Real-life Agile Scaling - Henrik Kniberg's Opening Keynote at Agile Tour Bangkok
Henrik Kniberg, author of the InfoQ Minibook “Scrum and XP from the Trenches”, gave the opening keynote at the Agile Tour Bangkok conference on Saturday 21 November in Thailand. His talk was titled “Real-life Agile Scaling”.
He started by stating that we understand how to apply agile techniques effectively at the single team level, and at the level of a few teams working together. Moving beyond that to be able to apply large numbers of teams to a single problem/initiative is much more difficult and is frequently done very badly.
He explored what “scaling agile” really means and challenged the need for organisations to scale – it is often undertaken without understanding why they are doing so and what the impact of scaling could be. He presented the following picture of potential risks and costs of scaling:
He stated that there are three elements which need to be understood in order to scale effectively:
- How to “slice the elephant”
- Team structures
- Feedback loops
- How to keep teams synchronised and aligned
- How to tackle dependencies across teams
Getting these things wrong results in less than optimal outcomes, and often leads to disaster.
Addressing the “Slice the Elephant” question he challenged the MVP (minimum viable product) concept and suggested using a sequence of Earliest testable/usable/lovable Product instead, as shown in this image:
On the team structure challenge he stated that feature teams are better than component teams but that there is a risk of new silos forming around the feature teams, so a hybrid mode combining some feature teams with some of the aspects of component teams will often be necessary in organisations with large, complex technology stacks.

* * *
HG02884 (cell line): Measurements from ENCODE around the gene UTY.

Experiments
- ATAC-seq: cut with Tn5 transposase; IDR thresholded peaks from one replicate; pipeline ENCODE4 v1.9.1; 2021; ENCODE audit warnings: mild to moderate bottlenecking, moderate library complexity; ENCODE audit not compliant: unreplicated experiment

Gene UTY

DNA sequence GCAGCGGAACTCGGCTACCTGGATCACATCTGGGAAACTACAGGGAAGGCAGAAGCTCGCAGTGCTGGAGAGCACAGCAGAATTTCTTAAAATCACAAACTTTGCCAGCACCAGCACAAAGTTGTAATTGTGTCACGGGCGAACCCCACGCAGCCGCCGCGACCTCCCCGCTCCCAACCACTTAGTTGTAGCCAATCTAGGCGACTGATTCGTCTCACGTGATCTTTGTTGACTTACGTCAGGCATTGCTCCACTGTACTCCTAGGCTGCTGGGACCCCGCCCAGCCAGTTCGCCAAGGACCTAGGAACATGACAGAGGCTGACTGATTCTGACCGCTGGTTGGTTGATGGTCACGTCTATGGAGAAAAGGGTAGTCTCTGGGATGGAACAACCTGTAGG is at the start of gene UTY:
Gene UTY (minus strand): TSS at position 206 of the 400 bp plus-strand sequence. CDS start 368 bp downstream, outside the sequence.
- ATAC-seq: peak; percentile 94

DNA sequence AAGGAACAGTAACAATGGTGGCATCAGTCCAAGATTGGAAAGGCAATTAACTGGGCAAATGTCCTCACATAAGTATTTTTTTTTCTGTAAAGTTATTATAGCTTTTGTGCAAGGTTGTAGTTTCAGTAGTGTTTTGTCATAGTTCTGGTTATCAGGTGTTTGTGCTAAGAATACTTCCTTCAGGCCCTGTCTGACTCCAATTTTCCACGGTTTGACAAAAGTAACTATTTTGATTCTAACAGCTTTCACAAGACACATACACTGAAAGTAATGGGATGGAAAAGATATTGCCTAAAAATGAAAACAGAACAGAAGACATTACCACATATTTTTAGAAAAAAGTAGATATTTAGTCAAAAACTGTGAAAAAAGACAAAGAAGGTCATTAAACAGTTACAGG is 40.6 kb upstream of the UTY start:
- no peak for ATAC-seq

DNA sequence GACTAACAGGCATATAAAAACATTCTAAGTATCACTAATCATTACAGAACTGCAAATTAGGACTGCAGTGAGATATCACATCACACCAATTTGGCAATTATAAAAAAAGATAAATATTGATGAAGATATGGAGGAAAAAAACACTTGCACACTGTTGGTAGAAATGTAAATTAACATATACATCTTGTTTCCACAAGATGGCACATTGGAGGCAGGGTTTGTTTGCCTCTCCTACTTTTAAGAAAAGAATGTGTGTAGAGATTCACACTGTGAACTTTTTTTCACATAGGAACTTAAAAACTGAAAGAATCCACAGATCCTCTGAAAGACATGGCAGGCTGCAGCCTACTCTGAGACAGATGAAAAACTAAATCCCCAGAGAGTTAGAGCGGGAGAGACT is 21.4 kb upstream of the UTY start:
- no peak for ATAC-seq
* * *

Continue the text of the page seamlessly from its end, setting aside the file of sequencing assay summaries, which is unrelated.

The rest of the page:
This is also an approach to help reduce the impact of dependencies across teams, where internally focused teams treat the customer facing teams as their customers. This “platform team” empowers the teams and changes the approach to overcoming dependencies, with loose coupling and tight alignment between the teams.
He presented some guidelines for team formation:
- Teams should be 3-9 people
- Teams should be relatively stable, full time and collocated
- Teams need a clear mission to align around
- They should have clear line-of-sight to their customers (internal or external)
- They need some way of prioritising customer requests – this could be a Product Owner role or clear strategic guidelines for decision making
- Teams need to be cross-functional and have all the skills needed to deliver value to their customers
- Teams should be autonomous so they are not blocked waiting for other teams or individuals
Scaling requires implementing additional feedback loops. Team-level feedback loops are well understood and built into the agile processes (continuous integration, daily standup meeting, iteration planning, retrospectives, showcases…). To scale beyond single teams there is a need to add additional feedback loops:
These additional feedback loops require cross-team synchronisation. This can take the form of daily sync meetings (like Scrum of Scrums), weekly demos, monthly big-room planning events, etc. In one way or another teams need to meet regularly to resolve dependencies, evaluate the integrated product, update plans, and make decisions. This gets easier if all teams have the same iteration length.
He stated that Continuous Integration is absolutely critical for keeping the work of multiple teams at a high quality and making dependencies visible immediately they become apparent. Continuous Delivery is a useful, but not mandatory, extension which allows rapid customer feedback.
He explained that in large scale agile adoptions the role of leadership is vital to success. Irrespective of what the role is called there needs to be leadership and direction around technology, product and design. Leaders create environments where aligned autonomy can be achieved.
He summed up with a reminder that agile is a continuum and is an ongoing journey, not a destination. Finding the sweet spot of enough planning and architecture is the key to successful agile adoption, at any scaling level.
He summarised his talk with the following points: